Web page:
AutoMix and Crossfade modes part of the new firmware

    August Regulatory Dates for Broadcasters – EEO, Translators, Media Regulation Modernization, EAS, Incentive Auction and More

    It’s almost August, and despite it being vacation time for many, there are still regulatory dates that must be addressed by the broadcast industry. Routine filing dates this coming month include the need for EEO Public Inspection File Reports to be included in station’s public inspection files (either the online files for all TV stations and those radio stations that have already converted, or in the paper files for those radio groups that have not yet made the switch) for stations that are part of employment units with five or more full-time employees in California , Illinois , North Carolina , South Carolina , and Wisconsin. Links to these reports must also be included on the home page of any stations in such employment units, whether or not the station’s complete public file is available online.

    More Details on FCC’s Upcoming Nationwide EAS Test Including August 28 Deadline to Update Information in ERTS Reporting System

    We wrote earlier this week about the upcoming EAS Nationwide Test and the need for broadcasters to make sure that their EAS equipment is operating in compliance with all FCC rules. The FCC itself has now released its own Public Notice detailing the many things that broadcasters need to check at their facilities before the upcoming test, including the need to update their information in the ERTS EAS reporting system by August 28. The FCC also issued a new EAS Handbook detailing broadcaster’s EAS obligations. The Public Notice notes that the EAS test will focus on the IPAWS internet-based system through which the common alerting protocol (“CAPS”) alert is sent – a system that was mandated a few years ago as an additional way for alerts to be conveyed to stations to supplement the traditional “daisy-chain” of alerts being passed from one broadcast station to another (see our articles here , here and here )

    CLASSICS Act Introduced to Provide Pre-1972 Sound Recording Public Performance Clarity – What Issues Does It Leave Unresolved?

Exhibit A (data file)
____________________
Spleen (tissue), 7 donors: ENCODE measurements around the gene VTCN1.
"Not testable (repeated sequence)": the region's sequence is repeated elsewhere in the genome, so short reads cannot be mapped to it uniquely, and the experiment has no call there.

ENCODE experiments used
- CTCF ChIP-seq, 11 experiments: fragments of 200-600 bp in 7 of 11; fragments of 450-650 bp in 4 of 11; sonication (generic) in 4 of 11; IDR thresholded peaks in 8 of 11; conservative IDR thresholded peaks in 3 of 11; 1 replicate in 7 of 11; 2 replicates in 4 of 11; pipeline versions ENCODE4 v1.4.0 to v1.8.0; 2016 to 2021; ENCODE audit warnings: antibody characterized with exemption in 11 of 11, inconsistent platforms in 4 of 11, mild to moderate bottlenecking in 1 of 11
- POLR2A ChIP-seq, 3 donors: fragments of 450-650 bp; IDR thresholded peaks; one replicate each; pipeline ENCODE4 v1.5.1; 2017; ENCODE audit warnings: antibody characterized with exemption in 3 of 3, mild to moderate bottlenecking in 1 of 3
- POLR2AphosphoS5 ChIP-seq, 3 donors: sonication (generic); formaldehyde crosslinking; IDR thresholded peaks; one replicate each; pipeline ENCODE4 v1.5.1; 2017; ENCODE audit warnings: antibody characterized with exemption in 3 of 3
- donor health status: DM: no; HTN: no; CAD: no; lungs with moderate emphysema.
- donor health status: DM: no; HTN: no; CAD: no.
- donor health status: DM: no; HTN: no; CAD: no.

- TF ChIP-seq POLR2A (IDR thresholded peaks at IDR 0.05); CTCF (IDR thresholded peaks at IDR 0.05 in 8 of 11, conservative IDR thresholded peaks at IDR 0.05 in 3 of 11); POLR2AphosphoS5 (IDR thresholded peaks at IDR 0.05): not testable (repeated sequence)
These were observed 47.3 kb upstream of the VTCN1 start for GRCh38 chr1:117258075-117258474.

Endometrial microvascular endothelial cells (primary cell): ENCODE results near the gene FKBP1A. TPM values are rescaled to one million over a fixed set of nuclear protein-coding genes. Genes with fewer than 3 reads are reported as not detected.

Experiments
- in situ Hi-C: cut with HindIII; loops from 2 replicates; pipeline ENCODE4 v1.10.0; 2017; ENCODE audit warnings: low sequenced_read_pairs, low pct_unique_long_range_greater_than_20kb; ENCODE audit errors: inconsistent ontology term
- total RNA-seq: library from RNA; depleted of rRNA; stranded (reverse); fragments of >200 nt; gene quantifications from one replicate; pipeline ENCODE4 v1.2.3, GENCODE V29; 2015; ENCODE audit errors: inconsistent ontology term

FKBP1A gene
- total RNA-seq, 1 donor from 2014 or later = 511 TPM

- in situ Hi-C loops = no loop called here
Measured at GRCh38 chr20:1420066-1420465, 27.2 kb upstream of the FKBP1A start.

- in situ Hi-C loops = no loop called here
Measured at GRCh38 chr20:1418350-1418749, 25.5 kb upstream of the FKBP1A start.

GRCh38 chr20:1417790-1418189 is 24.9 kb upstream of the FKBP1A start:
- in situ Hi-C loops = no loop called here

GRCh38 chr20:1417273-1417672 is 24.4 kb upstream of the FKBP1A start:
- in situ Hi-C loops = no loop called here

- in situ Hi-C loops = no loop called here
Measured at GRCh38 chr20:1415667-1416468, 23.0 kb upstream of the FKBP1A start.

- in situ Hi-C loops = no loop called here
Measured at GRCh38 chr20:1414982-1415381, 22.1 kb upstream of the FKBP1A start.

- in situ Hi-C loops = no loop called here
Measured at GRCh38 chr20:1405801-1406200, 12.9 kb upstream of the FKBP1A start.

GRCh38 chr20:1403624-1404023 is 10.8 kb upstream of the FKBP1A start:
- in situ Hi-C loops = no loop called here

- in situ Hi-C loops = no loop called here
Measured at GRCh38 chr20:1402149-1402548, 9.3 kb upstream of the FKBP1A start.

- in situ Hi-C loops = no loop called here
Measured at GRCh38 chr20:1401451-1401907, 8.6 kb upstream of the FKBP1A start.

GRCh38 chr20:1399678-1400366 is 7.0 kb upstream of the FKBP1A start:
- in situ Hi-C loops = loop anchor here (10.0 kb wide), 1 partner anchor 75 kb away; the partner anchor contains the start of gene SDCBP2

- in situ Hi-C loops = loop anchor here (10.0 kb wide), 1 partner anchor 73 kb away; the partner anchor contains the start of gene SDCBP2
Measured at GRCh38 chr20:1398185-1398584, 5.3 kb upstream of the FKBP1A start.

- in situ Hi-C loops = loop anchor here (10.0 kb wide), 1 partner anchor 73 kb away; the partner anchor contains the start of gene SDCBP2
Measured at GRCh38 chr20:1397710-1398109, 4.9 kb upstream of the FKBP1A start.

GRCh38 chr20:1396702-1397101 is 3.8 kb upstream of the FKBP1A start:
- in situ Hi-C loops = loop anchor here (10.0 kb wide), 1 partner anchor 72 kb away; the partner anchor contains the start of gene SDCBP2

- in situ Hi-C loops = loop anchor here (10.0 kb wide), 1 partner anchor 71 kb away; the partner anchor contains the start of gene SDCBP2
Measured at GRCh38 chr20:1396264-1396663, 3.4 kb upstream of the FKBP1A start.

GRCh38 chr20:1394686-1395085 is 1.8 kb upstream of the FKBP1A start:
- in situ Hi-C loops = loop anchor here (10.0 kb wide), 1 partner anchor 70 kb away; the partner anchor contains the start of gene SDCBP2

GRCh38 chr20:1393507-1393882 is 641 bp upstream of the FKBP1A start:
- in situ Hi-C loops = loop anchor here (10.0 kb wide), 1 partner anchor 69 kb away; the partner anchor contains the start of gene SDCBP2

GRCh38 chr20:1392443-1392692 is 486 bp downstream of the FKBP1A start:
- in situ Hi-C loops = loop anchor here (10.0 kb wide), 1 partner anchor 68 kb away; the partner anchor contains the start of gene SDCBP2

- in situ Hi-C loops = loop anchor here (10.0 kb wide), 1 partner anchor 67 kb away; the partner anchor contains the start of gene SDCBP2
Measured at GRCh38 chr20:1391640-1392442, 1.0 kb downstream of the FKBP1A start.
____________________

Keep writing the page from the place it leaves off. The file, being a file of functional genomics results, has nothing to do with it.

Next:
The CLASSICS (Compensating Legacy Artists for their Songs, Service and Important Contributions to Society) Act was introduced in Congress last week to try to clear up some of the ongoing disputes over the public performance rights of pre-1972 sound recordings. Through litigation, certain copyright holders (including, most notably, Flo and Eddie of the 1960’s band The Turtles) have been seeking compensation from digital and analog music services for the public performance of pre-1972 sound recordings. These sound recordings are not covered by Federal law

    Proposed $66,000 Fine Reminds Broadcasters to Prepare for September Nationwide EAS Test

    FEMA (the Federal Emergency Management Agency) has notified the FCC that it will be conducting the next nationwide test of the EAS system on September 27, 2017 (with a back-up date of October 4, 2017 – in the event potential real emergencies make the earlier date one that could cause confusion). The FCC has updated its reporting system for stations to provide information about the success of the test (recently releasing these instructions to remind stations to create user names in the system), and should be better able to track station’s participation in the test. Thus, to make sure that you can report a successful test, this is a good time for stations to insure that they are monitoring the correct EAS sources as required by their state EAS plan, that they have their online EAS CAPS alert systems functional, and that they are properly receiving, conducting and logging their weekly and monthly tests. The consequences of not having a properly functioning EAS system were highlighted by a proposed fine announced last week – suggesting a $66,000 fine against an Alaskan noncommercial FM station for a variety of violations. Emphasized in the FCC’s order were the EAS failures of the station, including its failure to have an EAS Handbook at the control point for the station, the failure to monitor the correct EAS sources and the transmission of alerts meant to be sent by another station in a different EAS operational area